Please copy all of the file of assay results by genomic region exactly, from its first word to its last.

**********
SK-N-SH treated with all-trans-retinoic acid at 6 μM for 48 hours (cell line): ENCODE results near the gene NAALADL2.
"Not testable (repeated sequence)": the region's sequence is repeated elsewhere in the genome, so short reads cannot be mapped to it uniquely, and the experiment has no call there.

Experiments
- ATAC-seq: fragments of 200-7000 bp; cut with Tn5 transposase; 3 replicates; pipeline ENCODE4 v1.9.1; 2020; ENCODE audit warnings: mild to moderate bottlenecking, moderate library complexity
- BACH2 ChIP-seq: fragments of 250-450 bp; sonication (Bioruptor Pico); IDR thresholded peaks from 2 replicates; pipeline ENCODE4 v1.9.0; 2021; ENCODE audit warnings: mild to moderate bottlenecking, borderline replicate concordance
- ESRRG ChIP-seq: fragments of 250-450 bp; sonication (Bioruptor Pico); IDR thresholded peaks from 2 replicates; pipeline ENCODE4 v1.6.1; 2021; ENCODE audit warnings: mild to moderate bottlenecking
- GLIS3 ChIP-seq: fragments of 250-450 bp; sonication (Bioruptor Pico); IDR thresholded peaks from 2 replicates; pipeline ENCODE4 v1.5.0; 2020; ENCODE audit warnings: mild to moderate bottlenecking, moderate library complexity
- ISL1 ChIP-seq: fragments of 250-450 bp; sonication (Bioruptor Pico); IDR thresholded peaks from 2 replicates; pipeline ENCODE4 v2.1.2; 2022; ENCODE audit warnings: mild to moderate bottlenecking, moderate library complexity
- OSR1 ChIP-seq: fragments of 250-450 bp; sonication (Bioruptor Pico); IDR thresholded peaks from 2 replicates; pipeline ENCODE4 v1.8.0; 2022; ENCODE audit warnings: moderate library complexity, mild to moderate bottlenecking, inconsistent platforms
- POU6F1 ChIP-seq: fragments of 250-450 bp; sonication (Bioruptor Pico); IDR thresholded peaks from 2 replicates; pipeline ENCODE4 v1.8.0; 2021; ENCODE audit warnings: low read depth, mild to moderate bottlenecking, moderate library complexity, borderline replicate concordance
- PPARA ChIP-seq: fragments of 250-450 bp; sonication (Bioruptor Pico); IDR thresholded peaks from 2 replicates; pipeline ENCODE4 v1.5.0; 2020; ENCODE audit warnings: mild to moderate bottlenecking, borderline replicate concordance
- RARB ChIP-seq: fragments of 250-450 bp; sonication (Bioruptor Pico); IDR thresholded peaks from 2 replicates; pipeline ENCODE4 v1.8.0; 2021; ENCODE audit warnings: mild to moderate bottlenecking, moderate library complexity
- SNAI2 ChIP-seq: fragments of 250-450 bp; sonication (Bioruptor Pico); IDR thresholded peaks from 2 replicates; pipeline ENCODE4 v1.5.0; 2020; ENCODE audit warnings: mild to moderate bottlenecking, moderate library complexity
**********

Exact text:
SK-N-SH treated with all-trans-retinoic acid at 6 μM for 48 hours (cell line): ENCODE results near the gene NAALADL2.
"Not testable (repeated sequence)": the region's sequence is repeated elsewhere in the genome, so short reads cannot be mapped to it uniquely, and the experiment has no call there.

Experiments
- ATAC-seq: fragments of 200-7000 bp; cut with Tn5 transposase; 3 replicates; pipeline ENCODE4 v1.9.1; 2020; ENCODE audit warnings: mild to moderate bottlenecking, moderate library complexity
- BACH2 ChIP-seq: fragments of 250-450 bp; sonication (Bioruptor Pico); IDR thresholded peaks from 2 replicates; pipeline ENCODE4 v1.9.0; 2021; ENCODE audit warnings: mild to moderate bottlenecking, borderline replicate concordance
- ESRRG ChIP-seq: fragments of 250-450 bp; sonication (Bioruptor Pico); IDR thresholded peaks from 2 replicates; pipeline ENCODE4 v1.6.1; 2021; ENCODE audit warnings: mild to moderate bottlenecking
- GLIS3 ChIP-seq: fragments of 250-450 bp; sonication (Bioruptor Pico); IDR thresholded peaks from 2 replicates; pipeline ENCODE4 v1.5.0; 2020; ENCODE audit warnings: mild to moderate bottlenecking, moderate library complexity
- ISL1 ChIP-seq: fragments of 250-450 bp; sonication (Bioruptor Pico); IDR thresholded peaks from 2 replicates; pipeline ENCODE4 v2.1.2; 2022; ENCODE audit warnings: mild to moderate bottlenecking, moderate library complexity
- OSR1 ChIP-seq: fragments of 250-450 bp; sonication (Bioruptor Pico); IDR thresholded peaks from 2 replicates; pipeline ENCODE4 v1.8.0; 2022; ENCODE audit warnings: moderate library complexity, mild to moderate bottlenecking, inconsistent platforms
- POU6F1 ChIP-seq: fragments of 250-450 bp; sonication (Bioruptor Pico); IDR thresholded peaks from 2 replicates; pipeline ENCODE4 v1.8.0; 2021; ENCODE audit warnings: low read depth, mild to moderate bottlenecking, moderate library complexity, borderline replicate concordance
- PPARA ChIP-seq: fragments of 250-450 bp; sonication (Bioruptor Pico); IDR thresholded peaks from 2 replicates; pipeline ENCODE4 v1.5.0; 2020; ENCODE audit warnings: mild to moderate bottlenecking, borderline replicate concordance
- RARB ChIP-seq: fragments of 250-450 bp; sonication (Bioruptor Pico); IDR thresholded peaks from 2 replicates; pipeline ENCODE4 v1.8.0; 2021; ENCODE audit warnings: mild to moderate bottlenecking, moderate library complexity
- SNAI2 ChIP-seq: fragments of 250-450 bp; sonication (Bioruptor Pico); IDR thresholded peaks from 2 replicates; pipeline ENCODE4 v1.5.0; 2020; ENCODE audit warnings: mild to moderate bottlenecking, moderate library complexity